* Shares pare losses after 9 pct drop
* No job cuts planned; analyst says margins may suffer
* CEO says strong fund inflows seen in Nov (Adds CEO, analyst comments, byline)
By Muralikumar Anantharaman
BOSTON, Nov 25 (Reuters) - U.S. asset manager Eaton Vance Corp (EV.N) posted a smaller-than-expected 43 percent drop in quarterly profit on Tuesday, but its shares fell on concerns the financial crisis will narrow future profit margins.
Known for tax-managed and closed-end funds, Eaton Vance said the current quarter started strongly and layoffs were not planned, a comment viewed negatively by some analysts who said margins would suffer if no jobs were cut.
Boston-based Eaton Vance’s giant neighbor Fidelity Investments is cutting about 3,000 jobs through early 2009. Janus Capital Group JNS.N, Legg Mason (LM.N), Putnam Investments, AllianceBernstein Holding (AB.N) and BlackRock Inc (BLK.N) are among other U.S. asset managers slashing jobs.
“There’s probably incremental margin pressure here versus other peers who have made the decision to cut headcount,” said Michael Kim, an analyst at Sandler O’Neill & Partners who describes the outlook for industry fund inflows as “cloudy.”
Net income for the fourth quarter to Oct. 31 fell to $35.0 million, or 28 cents a share, from $61.4 million, or 47 cents a share, a year-earlier.
But excluding unrealized losses and impairment losses on investments, Eaton earned 37 cents a share, according to Reuters Estimates. Analysts on average had expected earnings of 32 cents a share.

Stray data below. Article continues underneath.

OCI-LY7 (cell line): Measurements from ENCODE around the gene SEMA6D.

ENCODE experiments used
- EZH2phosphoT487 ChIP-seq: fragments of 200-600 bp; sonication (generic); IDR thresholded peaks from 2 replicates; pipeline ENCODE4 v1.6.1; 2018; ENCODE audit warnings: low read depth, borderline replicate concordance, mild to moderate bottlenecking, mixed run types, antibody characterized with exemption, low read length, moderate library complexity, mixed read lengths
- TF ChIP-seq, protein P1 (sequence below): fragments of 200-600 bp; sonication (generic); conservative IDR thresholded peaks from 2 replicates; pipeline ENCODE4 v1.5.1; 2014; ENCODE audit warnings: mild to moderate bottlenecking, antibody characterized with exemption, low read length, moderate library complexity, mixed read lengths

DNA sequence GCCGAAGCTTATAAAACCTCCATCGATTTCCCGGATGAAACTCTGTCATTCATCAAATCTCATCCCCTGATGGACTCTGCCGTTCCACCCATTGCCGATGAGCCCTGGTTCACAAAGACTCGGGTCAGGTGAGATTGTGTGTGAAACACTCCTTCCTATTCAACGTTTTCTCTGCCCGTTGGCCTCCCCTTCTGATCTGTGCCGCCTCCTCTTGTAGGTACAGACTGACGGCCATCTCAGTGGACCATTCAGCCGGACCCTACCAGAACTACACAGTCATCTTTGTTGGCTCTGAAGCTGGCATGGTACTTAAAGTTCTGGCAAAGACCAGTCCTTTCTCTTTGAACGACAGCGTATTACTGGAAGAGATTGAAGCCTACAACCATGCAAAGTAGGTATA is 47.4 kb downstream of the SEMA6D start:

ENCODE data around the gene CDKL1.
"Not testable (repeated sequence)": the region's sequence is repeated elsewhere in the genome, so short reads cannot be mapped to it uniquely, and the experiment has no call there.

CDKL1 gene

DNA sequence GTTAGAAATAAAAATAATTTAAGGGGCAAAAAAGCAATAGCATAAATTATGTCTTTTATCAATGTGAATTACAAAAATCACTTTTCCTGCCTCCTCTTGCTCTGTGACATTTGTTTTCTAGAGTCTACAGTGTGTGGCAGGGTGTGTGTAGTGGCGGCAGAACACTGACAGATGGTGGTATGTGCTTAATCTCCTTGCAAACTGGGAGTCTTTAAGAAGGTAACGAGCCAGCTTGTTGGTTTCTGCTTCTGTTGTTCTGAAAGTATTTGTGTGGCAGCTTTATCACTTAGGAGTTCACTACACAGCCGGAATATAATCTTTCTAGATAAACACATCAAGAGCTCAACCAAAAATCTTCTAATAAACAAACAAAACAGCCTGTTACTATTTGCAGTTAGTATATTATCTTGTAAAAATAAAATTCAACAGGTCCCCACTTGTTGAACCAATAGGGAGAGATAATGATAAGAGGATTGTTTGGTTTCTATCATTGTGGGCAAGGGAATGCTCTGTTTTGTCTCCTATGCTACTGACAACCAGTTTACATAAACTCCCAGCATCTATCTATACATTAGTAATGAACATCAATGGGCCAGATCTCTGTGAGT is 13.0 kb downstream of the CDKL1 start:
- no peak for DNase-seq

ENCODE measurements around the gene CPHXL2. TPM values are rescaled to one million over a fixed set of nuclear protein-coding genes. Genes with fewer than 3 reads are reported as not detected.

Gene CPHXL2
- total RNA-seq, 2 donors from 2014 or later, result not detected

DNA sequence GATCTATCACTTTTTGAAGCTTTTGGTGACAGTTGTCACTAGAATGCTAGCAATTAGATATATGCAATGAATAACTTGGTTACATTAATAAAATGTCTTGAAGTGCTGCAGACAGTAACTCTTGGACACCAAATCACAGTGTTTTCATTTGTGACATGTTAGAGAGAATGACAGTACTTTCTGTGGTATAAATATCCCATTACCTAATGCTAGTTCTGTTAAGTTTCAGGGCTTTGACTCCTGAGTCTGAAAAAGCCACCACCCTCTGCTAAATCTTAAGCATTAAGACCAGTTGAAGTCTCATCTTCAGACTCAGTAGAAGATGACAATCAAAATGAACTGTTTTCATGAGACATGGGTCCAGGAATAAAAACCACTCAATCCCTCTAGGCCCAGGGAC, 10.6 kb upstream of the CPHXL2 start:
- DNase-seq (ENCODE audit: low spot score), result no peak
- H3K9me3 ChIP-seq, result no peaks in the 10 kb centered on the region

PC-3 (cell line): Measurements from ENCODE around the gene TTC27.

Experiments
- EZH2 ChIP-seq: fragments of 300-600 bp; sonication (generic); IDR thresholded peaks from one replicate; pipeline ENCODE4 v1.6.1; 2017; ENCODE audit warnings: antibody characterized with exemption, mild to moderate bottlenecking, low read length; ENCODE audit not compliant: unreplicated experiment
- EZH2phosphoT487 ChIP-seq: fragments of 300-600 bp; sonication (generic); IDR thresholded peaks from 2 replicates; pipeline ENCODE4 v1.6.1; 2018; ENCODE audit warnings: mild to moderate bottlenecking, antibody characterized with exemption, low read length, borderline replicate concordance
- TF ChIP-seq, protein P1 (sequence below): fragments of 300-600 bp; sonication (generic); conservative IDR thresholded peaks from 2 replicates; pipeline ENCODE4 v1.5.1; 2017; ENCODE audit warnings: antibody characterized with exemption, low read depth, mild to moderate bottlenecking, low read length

Assets under management, the main driver of revenues and profit at money managers, fell 21 percent to $123.1 billion at the end of October from July 31 and was down 24 percent from a year ago.
Net inflows into funds slowed to $300 million in the quarter, against $2.2 billion a year earlier.
Eaton Chairman and Chief Executive Thomas Faust said November is seeing strong inflows. “It’s hundreds of millions of dollars of net flows,” Faust told Reuters in a telephone interview, when asked about the performance of his funds.
Faust said Eaton Vance operates a “lean” organization and it was difficult to justify job cuts when its business was growing. “We had organic growth of about 9 percent over the last year and so it shouldn’t be a surprise that we don’t see a lot of opportunity for cutting staff,” he said.
The company has 1,081 employees.
Eaton Vance shares fell as much as 9 percent to $13.63, before paring losses as the overall stock market staged a rebound. The traded down 21 cents, or 1.4 percent, at $14.76 on the New York Stock Exchange shortly before the close. It is down 68.5 percent this year, underperforming the Standard & Poor’s asset management and custody banks index .15GSPAMCB by 43 percent. (Editing by Jason Szep, Richard Chang)